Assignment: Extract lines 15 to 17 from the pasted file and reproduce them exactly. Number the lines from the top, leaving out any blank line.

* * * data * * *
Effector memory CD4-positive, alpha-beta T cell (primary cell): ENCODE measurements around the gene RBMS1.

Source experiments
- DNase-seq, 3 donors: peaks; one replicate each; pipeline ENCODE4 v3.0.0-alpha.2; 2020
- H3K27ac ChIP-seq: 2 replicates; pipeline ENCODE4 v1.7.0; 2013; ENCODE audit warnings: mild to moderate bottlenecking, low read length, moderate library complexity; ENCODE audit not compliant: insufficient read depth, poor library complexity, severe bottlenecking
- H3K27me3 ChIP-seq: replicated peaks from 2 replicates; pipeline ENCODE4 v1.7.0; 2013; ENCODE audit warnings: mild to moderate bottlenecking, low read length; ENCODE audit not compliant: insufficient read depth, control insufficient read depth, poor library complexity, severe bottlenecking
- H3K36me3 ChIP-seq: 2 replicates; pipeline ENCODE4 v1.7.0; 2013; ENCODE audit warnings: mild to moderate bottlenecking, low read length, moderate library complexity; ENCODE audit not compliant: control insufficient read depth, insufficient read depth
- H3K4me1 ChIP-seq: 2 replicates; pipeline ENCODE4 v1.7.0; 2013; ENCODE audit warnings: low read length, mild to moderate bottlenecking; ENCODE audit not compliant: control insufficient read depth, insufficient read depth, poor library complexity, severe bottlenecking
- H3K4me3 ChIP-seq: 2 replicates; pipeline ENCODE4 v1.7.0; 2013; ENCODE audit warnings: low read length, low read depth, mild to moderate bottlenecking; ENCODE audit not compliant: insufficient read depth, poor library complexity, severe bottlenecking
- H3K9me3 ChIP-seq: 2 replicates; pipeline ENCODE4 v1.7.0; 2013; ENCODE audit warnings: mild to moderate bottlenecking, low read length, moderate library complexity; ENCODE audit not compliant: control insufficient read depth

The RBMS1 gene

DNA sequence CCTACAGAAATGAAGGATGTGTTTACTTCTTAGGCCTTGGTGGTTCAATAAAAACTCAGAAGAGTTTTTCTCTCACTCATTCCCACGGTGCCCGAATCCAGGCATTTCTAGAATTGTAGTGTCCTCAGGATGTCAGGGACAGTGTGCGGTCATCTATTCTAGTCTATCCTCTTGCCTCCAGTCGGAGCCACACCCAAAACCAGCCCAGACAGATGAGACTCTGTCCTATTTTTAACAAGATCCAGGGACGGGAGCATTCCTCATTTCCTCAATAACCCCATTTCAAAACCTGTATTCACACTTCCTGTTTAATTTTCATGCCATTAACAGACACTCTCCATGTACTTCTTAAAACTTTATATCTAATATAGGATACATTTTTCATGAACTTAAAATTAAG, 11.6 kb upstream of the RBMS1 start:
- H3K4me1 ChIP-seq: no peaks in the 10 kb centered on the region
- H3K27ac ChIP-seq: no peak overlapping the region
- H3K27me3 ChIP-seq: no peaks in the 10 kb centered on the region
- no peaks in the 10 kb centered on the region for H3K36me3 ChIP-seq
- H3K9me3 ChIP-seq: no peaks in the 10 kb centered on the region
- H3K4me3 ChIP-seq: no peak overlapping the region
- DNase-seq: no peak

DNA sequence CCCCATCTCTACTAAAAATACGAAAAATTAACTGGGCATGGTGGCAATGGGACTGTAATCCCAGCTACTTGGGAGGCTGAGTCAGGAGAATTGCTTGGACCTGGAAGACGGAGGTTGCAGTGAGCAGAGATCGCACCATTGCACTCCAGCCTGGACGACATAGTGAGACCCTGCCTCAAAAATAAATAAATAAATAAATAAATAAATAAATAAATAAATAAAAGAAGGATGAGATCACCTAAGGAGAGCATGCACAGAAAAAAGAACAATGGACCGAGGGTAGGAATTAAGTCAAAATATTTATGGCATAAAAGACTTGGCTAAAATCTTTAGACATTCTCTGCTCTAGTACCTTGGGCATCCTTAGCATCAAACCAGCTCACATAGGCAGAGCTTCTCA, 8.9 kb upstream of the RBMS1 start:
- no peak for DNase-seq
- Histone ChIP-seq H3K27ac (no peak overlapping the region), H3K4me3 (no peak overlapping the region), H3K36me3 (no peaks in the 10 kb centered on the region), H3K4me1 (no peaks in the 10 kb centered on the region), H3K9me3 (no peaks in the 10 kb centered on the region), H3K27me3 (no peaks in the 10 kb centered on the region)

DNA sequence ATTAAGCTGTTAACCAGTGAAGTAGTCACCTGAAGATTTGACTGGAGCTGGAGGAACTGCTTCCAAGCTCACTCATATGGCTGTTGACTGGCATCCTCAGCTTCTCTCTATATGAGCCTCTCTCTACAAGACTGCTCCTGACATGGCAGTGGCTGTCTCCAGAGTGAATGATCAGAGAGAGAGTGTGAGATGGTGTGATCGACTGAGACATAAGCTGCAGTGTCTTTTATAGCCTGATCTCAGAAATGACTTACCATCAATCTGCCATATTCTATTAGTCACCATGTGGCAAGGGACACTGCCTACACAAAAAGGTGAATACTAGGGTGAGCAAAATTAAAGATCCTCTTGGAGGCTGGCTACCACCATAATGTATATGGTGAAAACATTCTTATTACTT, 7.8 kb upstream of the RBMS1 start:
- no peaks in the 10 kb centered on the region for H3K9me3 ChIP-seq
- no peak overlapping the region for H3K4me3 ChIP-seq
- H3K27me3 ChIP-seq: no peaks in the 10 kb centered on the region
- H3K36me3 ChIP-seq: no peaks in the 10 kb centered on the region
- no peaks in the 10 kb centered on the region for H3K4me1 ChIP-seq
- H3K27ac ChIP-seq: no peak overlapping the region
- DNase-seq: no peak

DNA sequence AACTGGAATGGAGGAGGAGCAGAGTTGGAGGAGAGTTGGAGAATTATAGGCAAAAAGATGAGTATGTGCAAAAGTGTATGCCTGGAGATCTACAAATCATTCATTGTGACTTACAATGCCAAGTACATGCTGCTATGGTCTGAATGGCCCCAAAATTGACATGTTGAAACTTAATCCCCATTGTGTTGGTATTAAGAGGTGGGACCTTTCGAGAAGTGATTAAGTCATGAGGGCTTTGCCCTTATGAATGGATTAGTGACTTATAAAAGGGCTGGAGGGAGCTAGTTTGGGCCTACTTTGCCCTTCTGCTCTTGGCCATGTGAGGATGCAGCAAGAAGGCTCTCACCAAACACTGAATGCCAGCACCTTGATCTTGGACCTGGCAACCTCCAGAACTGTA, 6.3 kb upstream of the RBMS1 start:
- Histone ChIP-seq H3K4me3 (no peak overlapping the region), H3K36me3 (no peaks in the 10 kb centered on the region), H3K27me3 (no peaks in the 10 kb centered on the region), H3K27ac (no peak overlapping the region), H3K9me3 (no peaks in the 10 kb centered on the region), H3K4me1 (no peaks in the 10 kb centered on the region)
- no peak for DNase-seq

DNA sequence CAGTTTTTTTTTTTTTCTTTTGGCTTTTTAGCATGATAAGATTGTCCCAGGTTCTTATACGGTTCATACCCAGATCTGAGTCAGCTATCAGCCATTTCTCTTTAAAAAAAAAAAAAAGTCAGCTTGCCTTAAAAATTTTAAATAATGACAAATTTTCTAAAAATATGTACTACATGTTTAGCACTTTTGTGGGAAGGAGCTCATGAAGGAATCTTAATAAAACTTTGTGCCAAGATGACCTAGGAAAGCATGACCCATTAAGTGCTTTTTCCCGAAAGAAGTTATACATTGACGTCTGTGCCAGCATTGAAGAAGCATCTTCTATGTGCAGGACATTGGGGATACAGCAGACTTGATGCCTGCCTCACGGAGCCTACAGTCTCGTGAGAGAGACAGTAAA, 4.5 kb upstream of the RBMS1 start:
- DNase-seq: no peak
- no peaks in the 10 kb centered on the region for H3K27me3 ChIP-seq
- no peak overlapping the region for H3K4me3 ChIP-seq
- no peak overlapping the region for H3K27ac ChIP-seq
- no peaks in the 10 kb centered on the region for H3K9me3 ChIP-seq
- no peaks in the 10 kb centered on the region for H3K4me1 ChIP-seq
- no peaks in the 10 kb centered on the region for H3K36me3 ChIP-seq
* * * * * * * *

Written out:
- no peaks in the 10 kb centered on the region for H3K36me3 ChIP-seq
- H3K9me3 ChIP-seq: no peaks in the 10 kb centered on the region
- H3K4me3 ChIP-seq: no peak overlapping the region